Accelerated processing of dry-cured ham. Part 2. Influence of brine thawing/salting operation on proteolysis and sensory acceptability.
ABSTRACT In a previous study, the brine thawing/salting operation using frozen hams as raw material was studied as a valid alternative for the accelerated processing of dry-cured hams. But no information was available on how this treatment could affect some important biochemical mechanisms and the sensory quality of hams. The aim of this work was to study the influence of the simultaneous brine thawing/salting operation on proteolysis and sensory acceptability of the produced dry-cured hams. The results confirm that dry-cured hams can be produced by using brine thawing/salting with a substantial reduction in the thawing and salting time needed. This accelerated process resulted in similar or even better sensory preferences than hams produced through the traditional method. However, the preference of consumers based on the appearance was lower for most of the hams than when using the traditional method, probably due to a wider slice section of the brined hams that can be corrected by adequate pressure during the salting. Thus, this treatment can be used without affecting the quality of dry-cured hams.
- Progress in the Chemistry of Fats and other Lipids 02/1972; 13(4):177-258.
- [show abstract] [hide abstract]
ABSTRACT: Numerous proteolytic and lipolytic reactions are involved in the generation of flavour and/ or flavour precursors in meat and meat products. Most of these reactions are known to be due to endo-/exo-peptidases and lipases, respectively. The origin of these enzymes may be either from muscle and/or from microorganisms, although their relative relevance for a given meat product strongly depends on the manufacture and distribution. In this paper, the postmortem proteolysis and lipolysis is described with particular reference to dry-cured ham, a typical meat product naturally ripened by endogenous enzymes.Meat Science 01/1998; 49S1:S101-10. · 2.75 Impact Factor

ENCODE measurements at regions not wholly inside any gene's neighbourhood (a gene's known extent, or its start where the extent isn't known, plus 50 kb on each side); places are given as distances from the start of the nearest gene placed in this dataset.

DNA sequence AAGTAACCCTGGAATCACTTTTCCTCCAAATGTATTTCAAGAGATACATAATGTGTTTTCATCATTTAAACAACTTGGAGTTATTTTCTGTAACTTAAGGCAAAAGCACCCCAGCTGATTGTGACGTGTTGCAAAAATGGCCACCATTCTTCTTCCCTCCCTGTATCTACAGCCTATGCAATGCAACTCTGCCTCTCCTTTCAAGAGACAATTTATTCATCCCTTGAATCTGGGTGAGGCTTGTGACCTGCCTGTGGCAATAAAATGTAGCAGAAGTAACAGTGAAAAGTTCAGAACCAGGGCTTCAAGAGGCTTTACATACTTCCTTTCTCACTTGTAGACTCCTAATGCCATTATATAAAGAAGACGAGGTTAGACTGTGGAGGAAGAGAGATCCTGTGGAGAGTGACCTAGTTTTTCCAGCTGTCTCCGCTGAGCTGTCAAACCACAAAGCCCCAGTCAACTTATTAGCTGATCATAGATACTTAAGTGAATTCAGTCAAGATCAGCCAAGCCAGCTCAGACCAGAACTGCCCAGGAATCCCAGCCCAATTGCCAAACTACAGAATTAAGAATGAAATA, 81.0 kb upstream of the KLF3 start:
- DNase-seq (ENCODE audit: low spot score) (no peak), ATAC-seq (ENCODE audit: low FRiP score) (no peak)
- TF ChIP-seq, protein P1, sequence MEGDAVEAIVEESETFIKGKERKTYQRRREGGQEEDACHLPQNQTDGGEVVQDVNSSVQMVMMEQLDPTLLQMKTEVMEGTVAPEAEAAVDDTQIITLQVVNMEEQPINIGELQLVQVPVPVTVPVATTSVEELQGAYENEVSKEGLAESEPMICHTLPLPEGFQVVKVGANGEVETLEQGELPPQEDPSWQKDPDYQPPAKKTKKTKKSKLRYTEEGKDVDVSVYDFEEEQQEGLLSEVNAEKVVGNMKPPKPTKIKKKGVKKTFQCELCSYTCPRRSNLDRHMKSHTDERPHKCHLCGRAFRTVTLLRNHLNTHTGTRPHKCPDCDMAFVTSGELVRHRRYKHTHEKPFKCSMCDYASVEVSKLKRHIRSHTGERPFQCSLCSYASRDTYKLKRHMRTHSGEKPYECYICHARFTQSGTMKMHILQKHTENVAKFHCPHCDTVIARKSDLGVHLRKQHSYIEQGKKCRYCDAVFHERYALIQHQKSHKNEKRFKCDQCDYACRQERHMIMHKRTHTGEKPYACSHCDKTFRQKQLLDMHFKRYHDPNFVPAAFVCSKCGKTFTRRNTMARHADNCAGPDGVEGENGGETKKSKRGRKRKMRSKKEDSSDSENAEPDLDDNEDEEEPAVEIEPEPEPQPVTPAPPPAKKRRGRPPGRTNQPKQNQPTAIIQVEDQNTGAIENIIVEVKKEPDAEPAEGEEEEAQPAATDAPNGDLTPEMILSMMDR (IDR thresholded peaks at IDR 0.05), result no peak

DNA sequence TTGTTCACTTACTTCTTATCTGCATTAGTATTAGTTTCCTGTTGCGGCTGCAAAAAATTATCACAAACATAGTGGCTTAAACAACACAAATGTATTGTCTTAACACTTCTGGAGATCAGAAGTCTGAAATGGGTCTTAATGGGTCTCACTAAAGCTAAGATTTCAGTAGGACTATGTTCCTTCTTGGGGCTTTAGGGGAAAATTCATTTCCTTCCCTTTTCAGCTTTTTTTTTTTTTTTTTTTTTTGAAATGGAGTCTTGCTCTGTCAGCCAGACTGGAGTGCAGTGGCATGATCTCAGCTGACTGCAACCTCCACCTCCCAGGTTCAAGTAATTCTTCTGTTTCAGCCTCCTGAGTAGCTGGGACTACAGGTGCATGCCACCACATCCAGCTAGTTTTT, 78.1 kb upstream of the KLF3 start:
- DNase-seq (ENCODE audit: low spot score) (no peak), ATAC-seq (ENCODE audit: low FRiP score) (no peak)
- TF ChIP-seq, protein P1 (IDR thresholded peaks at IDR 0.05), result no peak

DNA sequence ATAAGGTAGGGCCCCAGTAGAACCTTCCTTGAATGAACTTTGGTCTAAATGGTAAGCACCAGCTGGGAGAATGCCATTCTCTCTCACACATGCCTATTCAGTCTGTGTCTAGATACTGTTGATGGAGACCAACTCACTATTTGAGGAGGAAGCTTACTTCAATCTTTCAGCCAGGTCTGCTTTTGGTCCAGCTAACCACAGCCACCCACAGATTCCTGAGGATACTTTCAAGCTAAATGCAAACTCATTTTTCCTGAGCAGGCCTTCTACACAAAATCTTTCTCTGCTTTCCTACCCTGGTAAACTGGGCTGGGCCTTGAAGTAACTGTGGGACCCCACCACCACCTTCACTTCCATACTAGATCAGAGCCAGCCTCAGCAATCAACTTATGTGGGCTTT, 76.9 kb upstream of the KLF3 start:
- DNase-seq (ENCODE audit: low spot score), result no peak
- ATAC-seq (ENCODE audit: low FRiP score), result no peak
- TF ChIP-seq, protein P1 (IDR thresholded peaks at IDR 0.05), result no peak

- [show abstract] [hide abstract]
ABSTRACT: Spanish “Serrano” dry-cured hams were processed under traditional practices which included two different length of the ripening−drying stage dry-curing methods. Dry-cured hams typically have high production cost because of the length of the ripening−drying stage which makes the product less competitive. In order to study the generation of dry-cured ham flavor the volatile components were investigated. Sensory properties were analyzed by GC/olfactometry and descriptive sensory techniques. The relationship of the volatile components with sensory descriptors was examined by factor analysis and resulted in a solution composed of four factors defined as “pork”, “cured”, “pleasant”, and “off-flavor”. The short ripening process was characterized by aldehydes, such as hexanal and 3-methyl butanal, alcohol (1-penten-3-ol), and dimethyl disulfide, that gave an olfactory sensation of fresh-cured pork flavor. The “pleasant” aroma in the short process had already been developed and was defined by ketones, esters, pyrazines, and aromatic hydrocarbons. On the other hand, the longer ripening−drying procedure produced an increase in “pork”, “cured” and “off-flavor” that masked the “pleasant” aroma. Keywords: Dry-cured ham; ripening; volatile compound; pork flavor; aged flavorJournal of Agricultural and Food Chemistry - J AGR FOOD CHEM. 06/1997; 45(6).